Quite unwittingly, I have been qualifying myself for this position throughout my life.
One can see him taking his post so that he is surrounded by the books he has long counted as friends. He was promised a million books but the nine hundred thousand he was in charge of seem like so much more. One encounters little tricks like this in his writing. The Thousand and One Nights would not have worked as a thousand but the addition of a single night takes the phrase from flatness to a title that sparkles clearly in the air.
The Director finds his home in the labyrinth and in the library, and the two are one and the same. He surrounds himself with students and they make a study of poetry. On the left page is one language and on the right is another, and this arrangement allows the reader to achieve a layering of words and sound. It is not enough to know the word for yellow. The studious reader lingers over its sisters in other tongues. There is amarillo in Spanish, amariello in its classic form. It is asfar in Arabic and jaune in French, each turn of yellow adding to the richness of a single word.
It is no surprise that, as Borges lost the other colours, all things yellow should occupy a special place in the library labyrinth of his world.
To reference Borges is to reference other writers. He came to the tiger through the tyger, tyger of William Blake and the predator in Rudyard Kipling’s The Jungle Book.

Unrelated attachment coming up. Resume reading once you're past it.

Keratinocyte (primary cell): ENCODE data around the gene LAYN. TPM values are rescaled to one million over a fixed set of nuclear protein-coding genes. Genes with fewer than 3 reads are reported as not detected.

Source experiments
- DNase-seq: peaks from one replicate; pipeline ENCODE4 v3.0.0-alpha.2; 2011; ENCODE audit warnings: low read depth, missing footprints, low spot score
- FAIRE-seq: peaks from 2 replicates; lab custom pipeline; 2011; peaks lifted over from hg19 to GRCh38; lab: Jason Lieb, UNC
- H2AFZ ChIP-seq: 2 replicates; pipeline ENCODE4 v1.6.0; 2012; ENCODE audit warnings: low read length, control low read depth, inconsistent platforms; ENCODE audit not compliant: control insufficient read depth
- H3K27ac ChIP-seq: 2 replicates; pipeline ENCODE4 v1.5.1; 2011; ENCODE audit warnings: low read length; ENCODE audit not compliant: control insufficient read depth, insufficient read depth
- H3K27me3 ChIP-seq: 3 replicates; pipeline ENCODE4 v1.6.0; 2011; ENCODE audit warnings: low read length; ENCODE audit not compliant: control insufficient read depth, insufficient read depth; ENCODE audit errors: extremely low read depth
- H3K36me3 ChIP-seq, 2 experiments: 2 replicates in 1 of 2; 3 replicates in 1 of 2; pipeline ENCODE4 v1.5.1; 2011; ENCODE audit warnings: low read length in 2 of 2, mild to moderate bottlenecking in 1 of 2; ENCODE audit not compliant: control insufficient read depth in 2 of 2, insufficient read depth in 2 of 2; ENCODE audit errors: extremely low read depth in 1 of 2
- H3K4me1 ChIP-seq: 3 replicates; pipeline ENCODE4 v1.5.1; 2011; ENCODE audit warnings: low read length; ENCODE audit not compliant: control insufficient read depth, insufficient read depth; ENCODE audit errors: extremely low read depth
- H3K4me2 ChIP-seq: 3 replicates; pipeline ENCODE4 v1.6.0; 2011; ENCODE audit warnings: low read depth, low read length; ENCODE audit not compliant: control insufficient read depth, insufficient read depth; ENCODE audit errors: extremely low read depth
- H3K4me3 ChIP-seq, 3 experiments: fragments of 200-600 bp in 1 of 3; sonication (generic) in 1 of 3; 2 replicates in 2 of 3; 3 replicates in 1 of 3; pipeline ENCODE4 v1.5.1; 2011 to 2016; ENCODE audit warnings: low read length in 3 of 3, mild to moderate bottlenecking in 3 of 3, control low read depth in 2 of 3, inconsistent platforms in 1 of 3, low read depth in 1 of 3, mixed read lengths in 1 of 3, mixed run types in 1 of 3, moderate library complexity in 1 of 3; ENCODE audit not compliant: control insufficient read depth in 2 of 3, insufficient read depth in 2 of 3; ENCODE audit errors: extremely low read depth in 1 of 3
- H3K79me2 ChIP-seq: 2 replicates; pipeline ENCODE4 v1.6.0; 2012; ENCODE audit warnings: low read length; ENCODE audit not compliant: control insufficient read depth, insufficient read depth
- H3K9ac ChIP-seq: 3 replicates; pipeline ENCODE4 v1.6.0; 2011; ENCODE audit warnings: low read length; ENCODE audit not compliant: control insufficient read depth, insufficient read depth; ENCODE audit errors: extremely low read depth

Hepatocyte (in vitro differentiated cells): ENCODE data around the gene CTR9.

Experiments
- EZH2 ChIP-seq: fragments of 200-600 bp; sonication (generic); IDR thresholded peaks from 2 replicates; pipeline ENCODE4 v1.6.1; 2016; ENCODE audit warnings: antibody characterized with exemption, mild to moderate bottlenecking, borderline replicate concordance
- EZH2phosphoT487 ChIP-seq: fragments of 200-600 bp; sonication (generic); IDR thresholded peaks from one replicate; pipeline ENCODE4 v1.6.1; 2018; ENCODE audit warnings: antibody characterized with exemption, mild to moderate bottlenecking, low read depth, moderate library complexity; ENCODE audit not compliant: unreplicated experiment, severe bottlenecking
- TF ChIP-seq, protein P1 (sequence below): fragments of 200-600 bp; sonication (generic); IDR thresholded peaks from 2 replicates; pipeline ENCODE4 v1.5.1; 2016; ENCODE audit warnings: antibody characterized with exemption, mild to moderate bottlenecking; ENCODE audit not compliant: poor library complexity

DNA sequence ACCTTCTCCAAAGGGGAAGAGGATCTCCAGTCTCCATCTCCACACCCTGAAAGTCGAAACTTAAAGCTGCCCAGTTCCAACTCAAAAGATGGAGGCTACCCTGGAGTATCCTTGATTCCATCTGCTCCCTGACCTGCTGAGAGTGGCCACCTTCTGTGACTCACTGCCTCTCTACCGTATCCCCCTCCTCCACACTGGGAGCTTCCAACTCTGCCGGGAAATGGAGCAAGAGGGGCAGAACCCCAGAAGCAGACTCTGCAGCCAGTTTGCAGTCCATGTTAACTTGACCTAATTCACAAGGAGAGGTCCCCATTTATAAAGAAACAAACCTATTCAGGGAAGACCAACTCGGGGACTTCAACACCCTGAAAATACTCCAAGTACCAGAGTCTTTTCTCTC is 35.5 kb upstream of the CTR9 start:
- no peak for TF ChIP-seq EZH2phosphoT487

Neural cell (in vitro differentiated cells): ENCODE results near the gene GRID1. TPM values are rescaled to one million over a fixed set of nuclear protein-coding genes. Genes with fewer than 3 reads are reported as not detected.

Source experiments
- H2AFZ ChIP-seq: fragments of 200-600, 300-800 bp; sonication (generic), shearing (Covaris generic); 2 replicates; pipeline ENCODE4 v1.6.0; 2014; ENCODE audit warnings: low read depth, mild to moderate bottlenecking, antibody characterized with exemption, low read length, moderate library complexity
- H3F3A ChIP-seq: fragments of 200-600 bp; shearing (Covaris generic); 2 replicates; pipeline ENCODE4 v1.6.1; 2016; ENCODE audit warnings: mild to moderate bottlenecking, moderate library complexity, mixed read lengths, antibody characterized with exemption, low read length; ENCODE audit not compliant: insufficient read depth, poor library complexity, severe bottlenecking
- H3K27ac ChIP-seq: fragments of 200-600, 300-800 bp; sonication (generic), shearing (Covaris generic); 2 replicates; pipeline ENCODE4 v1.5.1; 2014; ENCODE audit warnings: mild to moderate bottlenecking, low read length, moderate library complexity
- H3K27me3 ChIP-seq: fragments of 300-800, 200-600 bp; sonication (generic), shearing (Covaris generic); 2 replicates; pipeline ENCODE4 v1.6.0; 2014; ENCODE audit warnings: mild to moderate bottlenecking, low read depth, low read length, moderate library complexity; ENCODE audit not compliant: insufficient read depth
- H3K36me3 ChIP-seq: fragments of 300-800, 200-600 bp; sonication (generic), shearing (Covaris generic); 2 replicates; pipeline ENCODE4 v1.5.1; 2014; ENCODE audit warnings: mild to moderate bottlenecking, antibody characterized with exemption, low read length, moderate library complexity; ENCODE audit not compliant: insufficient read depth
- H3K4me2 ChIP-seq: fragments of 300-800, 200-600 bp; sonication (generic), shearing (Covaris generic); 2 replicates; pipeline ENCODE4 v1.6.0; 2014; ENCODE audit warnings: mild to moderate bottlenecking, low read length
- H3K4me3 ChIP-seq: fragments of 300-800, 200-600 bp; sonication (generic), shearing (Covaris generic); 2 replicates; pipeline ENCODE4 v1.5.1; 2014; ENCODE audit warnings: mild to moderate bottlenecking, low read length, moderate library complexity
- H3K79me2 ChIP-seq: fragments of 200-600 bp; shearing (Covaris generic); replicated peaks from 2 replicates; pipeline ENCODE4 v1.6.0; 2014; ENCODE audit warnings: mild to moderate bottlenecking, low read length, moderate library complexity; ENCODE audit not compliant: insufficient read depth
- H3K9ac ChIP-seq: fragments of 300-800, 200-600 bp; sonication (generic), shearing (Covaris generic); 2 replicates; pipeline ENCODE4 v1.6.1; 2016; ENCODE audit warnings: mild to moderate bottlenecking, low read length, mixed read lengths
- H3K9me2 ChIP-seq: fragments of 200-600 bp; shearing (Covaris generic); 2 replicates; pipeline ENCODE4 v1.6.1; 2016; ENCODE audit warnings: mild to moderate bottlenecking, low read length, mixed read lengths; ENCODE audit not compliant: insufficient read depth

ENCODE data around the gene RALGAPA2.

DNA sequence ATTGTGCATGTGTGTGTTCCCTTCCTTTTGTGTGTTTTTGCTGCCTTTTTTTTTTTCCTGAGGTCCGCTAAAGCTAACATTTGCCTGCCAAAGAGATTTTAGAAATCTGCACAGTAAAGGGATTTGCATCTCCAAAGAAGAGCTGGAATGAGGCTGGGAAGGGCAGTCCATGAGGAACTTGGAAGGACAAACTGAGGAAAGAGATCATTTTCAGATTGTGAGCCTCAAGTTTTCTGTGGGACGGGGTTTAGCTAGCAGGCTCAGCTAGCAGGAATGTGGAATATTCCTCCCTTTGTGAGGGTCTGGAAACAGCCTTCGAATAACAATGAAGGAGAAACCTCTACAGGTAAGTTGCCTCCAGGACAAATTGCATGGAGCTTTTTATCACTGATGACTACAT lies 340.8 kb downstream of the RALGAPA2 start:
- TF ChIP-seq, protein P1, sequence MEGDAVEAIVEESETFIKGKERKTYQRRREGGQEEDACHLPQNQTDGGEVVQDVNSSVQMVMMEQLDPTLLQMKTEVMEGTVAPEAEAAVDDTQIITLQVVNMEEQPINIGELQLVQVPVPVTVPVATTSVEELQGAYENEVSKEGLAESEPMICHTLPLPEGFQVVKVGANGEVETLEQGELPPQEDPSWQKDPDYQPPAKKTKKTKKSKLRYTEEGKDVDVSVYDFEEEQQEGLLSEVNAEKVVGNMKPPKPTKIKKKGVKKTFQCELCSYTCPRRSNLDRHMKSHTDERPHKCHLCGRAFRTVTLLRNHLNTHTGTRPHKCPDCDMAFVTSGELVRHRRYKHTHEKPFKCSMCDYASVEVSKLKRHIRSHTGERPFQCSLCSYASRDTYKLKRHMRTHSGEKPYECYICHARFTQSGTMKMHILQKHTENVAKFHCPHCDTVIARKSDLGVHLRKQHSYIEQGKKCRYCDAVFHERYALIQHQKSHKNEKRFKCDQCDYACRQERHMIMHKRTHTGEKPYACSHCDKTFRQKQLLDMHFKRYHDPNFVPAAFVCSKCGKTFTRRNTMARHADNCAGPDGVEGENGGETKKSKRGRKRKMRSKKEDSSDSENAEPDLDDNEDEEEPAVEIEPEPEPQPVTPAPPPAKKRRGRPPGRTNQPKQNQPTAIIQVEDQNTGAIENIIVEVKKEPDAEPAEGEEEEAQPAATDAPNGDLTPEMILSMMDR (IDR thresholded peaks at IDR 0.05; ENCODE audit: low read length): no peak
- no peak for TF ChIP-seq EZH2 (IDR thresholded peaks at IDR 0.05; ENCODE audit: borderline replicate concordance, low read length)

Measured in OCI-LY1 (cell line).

In his work, the tiger rears its head. The writer is the creature flitting through the shadows of the library. It tracks ideas from book to book. There are the sharpest stripes and then the shimmer of gold.
The writer is the tiger and is solitary and finds a home in the library where ideas can proliferate randomly.
The tigers of Borges are free upon the page. The tiger is blue in Shakespeare’s Memory, it is fashioned as the Other in a poem, best studied with English and Spanish face to face. There is The Gold of Tigers and The Dreamtigers in whichBorges declares himself a fervent worshipper of this endangered beast. It is the spot of yellow and orange, a faithful joy, before the finality of the night. This creature is the library’s guardian, and in the world of interpretation, the creature becomes a symbol which can then mean many things.
In this play of tigers, there is the fragment of a photo. There is our writer Borges posing with a Bengal tiger that stands taller than him. It is an echo of a little boy pressed with his face to the bars, perplexed by the tiger in the zoo. When you consider the work of this writer, it is much like this rare creature. Words are written about the tiger but ultimately the tiger will be solely known as its tiger-self.
Imagine the man recalling the boy on his outing to the zoo. The creature Borges watches belongs in a book for creatures fantastical and imaginary, except it is real.
Its stripes are bars against its golden-brown fur. It has the head of a dog and the pouch of a kangaroo. The creature, Thylacinus cynocephalus, is said to be nocturnal but there it is barking in the day. It licks its paws and lies down to enjoy the sun. The tiger of Tasmania would have confounded the classifier but had he known of it, the thylacine would have posed no trouble for the mind of Borges.
That tiger, now extinct, would have found a home in his labyrinth with the other tigers.
Blue tiger, golden tiger, dreamtiger and the mythical tiger said to have lived on the island of Tasmania.